Proteolytic enzymes cleave the epithelial Na+ channel (ENaC) at several positions releasing, in part, the NH2 terminus of the γ-subunit. Cleavage increases ENaC activity by increasing open probability; however, the role of polypeptides cleaved from the channel core remains unclear. We find that the cytosolic NH2 terminus of γ-ENaC unexpectedly targets to the nucleus being particularly strong in nucleoli. In contrast, the cytosolic COOH terminus targets to the cytoplasm and plasma membrane in a manner similar to full-length subunits. Targeting of the cytosolic NH2 terminus of γ-ENaC to the nucleus has functional consequences for coexpression of eGFP-fusion proteins containing this segment of the channel, but not the COOH terminus, decrease ENaC activity in a dose-dependent manner. The mechanism of this negative regulation is associated with a decrease in the functional half-life of ENaC at the plasma membrane. Inspection of the primary amino acid sequence of γ-ENaC reveals possible nuclear localization signals (NLS) conserved at the extreme NH2 terminus and just preceding the first transmembrane domain. Disruption of the putative NLS preceding the first transmembrane domain in γ-ENaC but not that at the extreme NH2 terminus abolishes both targeting to the nucleus and negative regulation of ENaC activity. These findings are consistent with the release of the NH2 terminus of γ-ENaC following cleavage being functionally important for signaling to the nucleus in a manner similar to Notch signaling and release of the cytosolic COOH-terminal tail of polycystin-1.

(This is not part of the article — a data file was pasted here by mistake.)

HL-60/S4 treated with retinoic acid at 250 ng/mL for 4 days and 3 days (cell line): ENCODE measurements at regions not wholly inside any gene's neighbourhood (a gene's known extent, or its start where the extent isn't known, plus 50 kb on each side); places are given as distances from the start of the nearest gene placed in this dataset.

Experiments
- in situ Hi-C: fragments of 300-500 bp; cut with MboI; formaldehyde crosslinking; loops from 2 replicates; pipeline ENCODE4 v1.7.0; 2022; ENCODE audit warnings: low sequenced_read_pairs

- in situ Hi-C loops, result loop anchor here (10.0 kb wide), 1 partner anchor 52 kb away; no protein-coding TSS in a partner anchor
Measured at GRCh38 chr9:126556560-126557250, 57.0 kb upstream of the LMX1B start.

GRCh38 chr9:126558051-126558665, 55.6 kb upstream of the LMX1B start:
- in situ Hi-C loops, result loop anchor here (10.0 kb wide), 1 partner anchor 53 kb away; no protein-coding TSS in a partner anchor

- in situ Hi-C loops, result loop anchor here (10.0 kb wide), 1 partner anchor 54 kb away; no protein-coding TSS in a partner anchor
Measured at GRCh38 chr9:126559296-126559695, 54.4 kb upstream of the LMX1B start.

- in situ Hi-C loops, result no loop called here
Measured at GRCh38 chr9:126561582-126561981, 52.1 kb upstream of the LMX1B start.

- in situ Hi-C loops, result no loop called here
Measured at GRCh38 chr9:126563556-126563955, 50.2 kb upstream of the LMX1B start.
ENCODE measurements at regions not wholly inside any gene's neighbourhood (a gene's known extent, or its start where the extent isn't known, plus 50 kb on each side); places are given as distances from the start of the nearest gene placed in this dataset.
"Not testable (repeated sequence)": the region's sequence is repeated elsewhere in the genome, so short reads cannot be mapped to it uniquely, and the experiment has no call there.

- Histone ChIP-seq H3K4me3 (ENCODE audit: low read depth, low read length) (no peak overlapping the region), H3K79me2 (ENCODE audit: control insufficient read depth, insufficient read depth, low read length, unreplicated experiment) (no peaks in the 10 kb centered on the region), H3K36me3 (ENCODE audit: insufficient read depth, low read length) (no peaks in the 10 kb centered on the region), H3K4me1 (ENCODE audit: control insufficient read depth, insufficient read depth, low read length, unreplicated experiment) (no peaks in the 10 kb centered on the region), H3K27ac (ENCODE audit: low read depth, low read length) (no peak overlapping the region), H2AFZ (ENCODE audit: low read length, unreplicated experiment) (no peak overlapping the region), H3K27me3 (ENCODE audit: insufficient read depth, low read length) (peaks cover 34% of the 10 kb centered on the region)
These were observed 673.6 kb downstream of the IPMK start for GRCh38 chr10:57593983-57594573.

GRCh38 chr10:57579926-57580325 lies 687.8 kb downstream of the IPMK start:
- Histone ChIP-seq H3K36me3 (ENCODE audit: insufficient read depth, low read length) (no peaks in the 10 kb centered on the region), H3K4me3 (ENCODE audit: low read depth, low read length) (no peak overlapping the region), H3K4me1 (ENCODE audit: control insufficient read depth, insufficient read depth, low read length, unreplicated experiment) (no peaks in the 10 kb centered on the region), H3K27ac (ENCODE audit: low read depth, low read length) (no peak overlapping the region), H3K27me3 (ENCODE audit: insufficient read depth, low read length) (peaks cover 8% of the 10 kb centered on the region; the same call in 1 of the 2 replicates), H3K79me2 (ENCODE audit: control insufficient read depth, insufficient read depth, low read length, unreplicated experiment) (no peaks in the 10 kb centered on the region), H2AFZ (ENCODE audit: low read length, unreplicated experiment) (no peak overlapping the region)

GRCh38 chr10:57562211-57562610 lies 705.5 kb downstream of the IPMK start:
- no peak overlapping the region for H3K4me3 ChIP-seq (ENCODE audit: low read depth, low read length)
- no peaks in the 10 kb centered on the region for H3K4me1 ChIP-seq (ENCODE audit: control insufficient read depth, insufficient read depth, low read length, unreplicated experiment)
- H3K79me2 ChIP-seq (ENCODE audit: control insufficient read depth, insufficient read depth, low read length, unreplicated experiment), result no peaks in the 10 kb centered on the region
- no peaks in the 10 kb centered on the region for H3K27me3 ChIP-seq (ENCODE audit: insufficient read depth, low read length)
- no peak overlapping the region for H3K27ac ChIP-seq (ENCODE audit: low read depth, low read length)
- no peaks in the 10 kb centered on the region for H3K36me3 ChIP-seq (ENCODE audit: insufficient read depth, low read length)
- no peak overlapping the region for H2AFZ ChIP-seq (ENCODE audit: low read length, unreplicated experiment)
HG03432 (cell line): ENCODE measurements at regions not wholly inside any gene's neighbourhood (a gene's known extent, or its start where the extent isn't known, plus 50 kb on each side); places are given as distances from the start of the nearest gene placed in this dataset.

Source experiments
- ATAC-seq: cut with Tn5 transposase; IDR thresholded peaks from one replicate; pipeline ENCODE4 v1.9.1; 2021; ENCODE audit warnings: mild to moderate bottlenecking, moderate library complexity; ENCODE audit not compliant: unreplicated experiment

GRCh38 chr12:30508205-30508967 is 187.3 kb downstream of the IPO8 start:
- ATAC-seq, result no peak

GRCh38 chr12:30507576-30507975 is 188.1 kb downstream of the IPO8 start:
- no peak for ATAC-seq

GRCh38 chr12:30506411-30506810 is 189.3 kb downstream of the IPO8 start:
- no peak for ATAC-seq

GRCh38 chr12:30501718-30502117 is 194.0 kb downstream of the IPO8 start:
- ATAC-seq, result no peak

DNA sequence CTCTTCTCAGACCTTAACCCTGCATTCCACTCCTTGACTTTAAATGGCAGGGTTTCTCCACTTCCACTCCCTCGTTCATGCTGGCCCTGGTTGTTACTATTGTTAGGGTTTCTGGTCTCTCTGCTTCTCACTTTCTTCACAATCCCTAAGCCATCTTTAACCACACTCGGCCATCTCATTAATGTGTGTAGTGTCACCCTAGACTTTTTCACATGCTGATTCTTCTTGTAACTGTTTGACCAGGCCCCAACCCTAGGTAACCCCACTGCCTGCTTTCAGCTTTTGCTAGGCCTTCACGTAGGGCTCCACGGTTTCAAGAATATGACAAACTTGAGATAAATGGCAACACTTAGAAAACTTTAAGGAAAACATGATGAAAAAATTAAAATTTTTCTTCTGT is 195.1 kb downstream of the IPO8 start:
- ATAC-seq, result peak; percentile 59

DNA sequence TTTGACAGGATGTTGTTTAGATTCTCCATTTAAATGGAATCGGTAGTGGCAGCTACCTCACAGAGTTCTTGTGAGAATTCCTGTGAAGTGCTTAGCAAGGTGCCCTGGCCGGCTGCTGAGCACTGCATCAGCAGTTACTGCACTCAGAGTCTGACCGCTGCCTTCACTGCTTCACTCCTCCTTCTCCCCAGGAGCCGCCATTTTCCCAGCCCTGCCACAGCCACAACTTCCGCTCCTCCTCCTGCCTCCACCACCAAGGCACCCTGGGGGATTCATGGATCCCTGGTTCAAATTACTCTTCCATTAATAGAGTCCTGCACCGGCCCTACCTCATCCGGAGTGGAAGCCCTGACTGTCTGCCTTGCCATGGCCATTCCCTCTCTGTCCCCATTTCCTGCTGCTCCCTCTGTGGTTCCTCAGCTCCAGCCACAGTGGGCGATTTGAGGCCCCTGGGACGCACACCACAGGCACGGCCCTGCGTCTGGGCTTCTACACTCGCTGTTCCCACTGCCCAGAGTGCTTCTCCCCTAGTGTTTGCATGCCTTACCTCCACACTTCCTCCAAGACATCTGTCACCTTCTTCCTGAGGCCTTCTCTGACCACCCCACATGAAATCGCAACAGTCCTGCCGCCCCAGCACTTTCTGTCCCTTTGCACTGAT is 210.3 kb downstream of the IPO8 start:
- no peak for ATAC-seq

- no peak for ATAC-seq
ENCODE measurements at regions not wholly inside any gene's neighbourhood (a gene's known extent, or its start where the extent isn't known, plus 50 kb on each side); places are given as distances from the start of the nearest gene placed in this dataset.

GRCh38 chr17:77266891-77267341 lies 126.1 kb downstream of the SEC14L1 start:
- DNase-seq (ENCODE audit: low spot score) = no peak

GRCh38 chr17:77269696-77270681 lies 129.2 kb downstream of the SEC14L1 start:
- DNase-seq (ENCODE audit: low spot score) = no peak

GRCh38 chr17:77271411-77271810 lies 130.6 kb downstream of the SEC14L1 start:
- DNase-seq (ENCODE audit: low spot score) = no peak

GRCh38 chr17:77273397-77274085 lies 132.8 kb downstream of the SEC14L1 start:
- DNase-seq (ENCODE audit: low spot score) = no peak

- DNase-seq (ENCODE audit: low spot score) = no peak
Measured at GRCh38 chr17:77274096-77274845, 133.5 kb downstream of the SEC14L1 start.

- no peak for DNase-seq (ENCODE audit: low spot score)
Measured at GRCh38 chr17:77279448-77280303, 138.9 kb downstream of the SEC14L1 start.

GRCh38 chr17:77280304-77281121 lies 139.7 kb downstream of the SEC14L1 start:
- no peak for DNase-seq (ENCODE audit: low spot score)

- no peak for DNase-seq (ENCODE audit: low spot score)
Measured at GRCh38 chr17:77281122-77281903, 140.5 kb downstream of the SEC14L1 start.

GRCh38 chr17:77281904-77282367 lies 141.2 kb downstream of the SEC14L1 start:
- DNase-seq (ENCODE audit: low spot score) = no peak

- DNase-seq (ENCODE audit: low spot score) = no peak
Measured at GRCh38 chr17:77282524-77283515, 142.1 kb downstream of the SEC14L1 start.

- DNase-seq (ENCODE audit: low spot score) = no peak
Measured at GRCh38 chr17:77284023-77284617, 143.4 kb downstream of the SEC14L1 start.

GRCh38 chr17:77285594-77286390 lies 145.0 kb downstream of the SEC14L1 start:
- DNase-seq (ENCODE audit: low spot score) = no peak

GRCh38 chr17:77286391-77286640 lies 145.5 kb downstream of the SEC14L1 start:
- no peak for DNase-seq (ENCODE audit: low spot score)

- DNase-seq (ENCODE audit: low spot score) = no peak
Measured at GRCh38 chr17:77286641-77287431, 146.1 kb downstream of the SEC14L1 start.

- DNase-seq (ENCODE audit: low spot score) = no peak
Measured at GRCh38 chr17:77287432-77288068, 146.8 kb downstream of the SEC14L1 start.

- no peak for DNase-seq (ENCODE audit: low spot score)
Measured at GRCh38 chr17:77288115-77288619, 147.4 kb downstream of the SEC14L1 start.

|Original language||English (US)|
|Journal||American Journal of Physiology - Renal Physiology|
|State||Published - May 2010|
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